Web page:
Lutherans agree to disagree on gay relationships
The Evangelical Lutheran Church in America’s assembly agreed by just one vote yesterday to recognise gay relationships but acknowledge differing views.
The social statement on human sexuality sets out the church’s views on a number of issues such as marriage, sex before marriage and pornography, with a small section on gay relationships.
It acknowledged the fact that the issue was contentious within the church but said there was room for differing views.
The motion, which needed a two-thirds majority to pass, succeeded with just one vote, with 66.7 per cent in favour.
However, the biggest issue for gays in the Lutheran church this week is a vote to be held tomorrow on whether to accept gay clergy in sexually active monogamous relationships.
Although church officials have said yesterday’s vote does not mean Friday’s motion will be approved, it has been welcomed by gay advocacy groups.
Emily Eastwood, executive director of Lutherans Concerned/North America, an advocacy group for gays and lesbians in the church, said: “The church has supported families of all kinds and has acknowledged without judgement the variety of views within the ELCA regarding lesbian, gay, bisexual and transgender inclusion.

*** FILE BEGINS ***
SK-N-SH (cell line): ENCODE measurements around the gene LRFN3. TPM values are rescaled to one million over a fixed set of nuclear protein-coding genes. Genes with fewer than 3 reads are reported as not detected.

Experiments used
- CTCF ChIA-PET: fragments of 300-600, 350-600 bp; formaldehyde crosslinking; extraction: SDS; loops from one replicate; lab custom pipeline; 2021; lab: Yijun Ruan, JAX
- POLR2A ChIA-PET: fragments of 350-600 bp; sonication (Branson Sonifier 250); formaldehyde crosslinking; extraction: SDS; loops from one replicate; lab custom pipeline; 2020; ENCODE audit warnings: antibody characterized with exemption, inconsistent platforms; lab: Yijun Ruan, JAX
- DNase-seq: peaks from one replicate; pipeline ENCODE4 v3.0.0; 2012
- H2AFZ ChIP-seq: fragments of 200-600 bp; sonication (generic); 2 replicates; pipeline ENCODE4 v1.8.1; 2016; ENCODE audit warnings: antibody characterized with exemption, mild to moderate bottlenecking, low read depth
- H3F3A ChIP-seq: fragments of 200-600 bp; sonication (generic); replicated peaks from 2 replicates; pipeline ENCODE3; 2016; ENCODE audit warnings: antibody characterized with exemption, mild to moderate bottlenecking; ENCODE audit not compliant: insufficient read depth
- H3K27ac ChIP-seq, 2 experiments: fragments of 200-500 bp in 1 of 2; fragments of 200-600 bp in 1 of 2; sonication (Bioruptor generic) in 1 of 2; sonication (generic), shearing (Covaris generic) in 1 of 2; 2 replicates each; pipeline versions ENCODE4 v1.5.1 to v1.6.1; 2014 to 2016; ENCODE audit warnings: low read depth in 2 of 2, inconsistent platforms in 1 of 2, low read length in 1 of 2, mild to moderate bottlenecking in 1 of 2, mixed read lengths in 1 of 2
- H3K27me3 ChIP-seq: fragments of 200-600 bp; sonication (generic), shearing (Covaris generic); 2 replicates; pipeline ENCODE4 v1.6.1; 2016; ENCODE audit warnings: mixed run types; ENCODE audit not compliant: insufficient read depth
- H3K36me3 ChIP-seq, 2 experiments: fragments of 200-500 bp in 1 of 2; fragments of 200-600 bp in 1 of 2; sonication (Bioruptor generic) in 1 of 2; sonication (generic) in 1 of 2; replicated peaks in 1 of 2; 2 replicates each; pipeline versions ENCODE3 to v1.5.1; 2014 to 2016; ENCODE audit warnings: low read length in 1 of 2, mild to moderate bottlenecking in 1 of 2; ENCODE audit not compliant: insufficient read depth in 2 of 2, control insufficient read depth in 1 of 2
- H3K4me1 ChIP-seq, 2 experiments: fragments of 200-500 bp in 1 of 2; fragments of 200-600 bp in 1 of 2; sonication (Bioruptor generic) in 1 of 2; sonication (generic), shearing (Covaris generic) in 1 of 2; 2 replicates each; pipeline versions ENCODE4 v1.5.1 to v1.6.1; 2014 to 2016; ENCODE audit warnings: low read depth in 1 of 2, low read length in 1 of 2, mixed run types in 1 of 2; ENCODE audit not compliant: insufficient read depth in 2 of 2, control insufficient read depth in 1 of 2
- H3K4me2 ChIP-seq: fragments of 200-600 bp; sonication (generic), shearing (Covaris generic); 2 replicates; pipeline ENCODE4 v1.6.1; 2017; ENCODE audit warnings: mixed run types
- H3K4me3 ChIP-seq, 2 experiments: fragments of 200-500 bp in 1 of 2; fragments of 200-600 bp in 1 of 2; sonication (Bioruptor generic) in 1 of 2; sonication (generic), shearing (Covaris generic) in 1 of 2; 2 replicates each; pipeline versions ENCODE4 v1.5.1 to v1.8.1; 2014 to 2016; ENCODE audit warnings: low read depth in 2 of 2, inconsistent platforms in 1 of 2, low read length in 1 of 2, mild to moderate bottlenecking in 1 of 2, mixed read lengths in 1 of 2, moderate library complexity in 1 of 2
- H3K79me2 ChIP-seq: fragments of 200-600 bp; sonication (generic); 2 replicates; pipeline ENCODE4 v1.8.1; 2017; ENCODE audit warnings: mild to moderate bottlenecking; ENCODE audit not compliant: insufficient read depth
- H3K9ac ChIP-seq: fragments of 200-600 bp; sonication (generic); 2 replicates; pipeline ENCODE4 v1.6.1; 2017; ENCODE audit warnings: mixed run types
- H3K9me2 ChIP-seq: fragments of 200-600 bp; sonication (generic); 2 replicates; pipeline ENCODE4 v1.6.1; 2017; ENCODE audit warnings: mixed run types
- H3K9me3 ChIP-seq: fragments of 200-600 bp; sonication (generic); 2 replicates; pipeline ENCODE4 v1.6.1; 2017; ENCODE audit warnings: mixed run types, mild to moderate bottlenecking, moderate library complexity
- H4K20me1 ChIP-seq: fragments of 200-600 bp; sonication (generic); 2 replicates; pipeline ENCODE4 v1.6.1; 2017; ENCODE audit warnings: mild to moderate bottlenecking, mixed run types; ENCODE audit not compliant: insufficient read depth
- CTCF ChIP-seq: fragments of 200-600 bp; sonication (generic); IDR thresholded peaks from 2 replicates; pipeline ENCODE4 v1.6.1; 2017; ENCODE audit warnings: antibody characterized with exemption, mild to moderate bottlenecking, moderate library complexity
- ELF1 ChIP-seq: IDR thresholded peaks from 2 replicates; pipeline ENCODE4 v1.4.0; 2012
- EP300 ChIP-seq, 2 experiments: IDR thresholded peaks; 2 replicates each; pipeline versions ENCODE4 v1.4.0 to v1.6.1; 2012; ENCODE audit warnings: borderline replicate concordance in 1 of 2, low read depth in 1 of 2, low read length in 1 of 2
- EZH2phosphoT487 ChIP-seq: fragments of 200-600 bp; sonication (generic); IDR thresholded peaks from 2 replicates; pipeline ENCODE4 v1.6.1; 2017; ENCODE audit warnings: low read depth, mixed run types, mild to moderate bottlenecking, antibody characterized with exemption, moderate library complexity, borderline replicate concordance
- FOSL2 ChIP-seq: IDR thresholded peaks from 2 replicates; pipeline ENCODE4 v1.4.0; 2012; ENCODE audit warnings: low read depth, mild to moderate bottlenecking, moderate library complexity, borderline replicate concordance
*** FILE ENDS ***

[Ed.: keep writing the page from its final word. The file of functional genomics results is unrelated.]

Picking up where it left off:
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“The document recognises the ministries of congregations which conduct blessings of same-gender relationships and same gender marriages where such marriages are legal,” she said.
“We celebrate in particular the emphasis of the social statement on the centrality of family in the life of church and society – all families without differentiation.”
Yesterday’s vote on the human sexuality statement needed assent from two-thirds of voters but tomorrow’s, which is seen as more important, requires only a simple majority.
Last month, US Anglicans voted to reject a three-year moratorium on consecrating new gay bishops.
Divisions over gay bishops began in 2003, when the openly gay Gene Robinson, of New Hampshire, was consecrated. His appointment caused deep rifts between liberals and traditionalists.
In the last three years, the Anglican Communion has been pushing the Episcopal Church to “restrain” the numbers of gay bishops in order to avoid a split in the Anglican church. No new gay bishops have been consecrated in this time.